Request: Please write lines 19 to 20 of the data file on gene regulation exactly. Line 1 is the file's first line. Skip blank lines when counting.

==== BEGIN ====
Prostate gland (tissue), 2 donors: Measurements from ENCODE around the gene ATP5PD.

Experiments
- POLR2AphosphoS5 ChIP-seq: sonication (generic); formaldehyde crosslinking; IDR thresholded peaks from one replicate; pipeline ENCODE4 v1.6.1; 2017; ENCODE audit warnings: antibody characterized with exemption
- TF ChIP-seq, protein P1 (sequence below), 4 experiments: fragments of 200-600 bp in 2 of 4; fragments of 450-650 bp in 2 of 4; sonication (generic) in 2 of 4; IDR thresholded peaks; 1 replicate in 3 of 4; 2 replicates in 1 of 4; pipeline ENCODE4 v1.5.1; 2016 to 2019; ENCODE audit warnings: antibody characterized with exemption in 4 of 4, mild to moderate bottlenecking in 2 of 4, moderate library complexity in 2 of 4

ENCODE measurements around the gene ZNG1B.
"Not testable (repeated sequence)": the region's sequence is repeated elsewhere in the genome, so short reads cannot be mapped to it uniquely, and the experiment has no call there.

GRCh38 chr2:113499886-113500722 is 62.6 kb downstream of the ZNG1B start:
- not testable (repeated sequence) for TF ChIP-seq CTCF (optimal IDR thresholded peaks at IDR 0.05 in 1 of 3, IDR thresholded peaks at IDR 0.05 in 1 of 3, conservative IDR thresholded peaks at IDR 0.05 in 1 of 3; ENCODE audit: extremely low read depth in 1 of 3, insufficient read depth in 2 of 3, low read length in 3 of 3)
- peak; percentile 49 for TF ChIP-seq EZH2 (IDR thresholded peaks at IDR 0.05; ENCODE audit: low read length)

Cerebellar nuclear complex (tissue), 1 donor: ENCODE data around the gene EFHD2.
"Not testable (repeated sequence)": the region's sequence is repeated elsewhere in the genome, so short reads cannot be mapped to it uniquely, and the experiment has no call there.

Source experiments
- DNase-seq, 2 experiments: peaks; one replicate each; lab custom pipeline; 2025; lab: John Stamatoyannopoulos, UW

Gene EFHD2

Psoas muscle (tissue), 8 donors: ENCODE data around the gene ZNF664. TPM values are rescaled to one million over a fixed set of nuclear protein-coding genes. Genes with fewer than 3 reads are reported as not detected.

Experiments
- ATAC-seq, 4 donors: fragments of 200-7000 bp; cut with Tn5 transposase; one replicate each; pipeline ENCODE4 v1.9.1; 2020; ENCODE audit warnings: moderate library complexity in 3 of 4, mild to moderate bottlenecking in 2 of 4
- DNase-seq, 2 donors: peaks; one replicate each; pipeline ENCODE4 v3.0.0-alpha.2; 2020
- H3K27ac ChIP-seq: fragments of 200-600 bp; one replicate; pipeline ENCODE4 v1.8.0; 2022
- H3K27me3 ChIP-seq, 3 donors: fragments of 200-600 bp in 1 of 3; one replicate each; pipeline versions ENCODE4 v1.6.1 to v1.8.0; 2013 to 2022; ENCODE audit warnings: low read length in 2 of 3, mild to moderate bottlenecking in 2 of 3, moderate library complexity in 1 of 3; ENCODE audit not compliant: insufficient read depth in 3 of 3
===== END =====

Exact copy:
- H3K27ac ChIP-seq: fragments of 200-600 bp; one replicate; pipeline ENCODE4 v1.8.0; 2022
- H3K27me3 ChIP-seq, 3 donors: fragments of 200-600 bp in 1 of 3; one replicate each; pipeline versions ENCODE4 v1.6.1 to v1.8.0; 2013 to 2022; ENCODE audit warnings: low read length in 2 of 3, mild to moderate bottlenecking in 2 of 3, moderate library complexity in 1 of 3; ENCODE audit not compliant: insufficient read depth in 3 of 3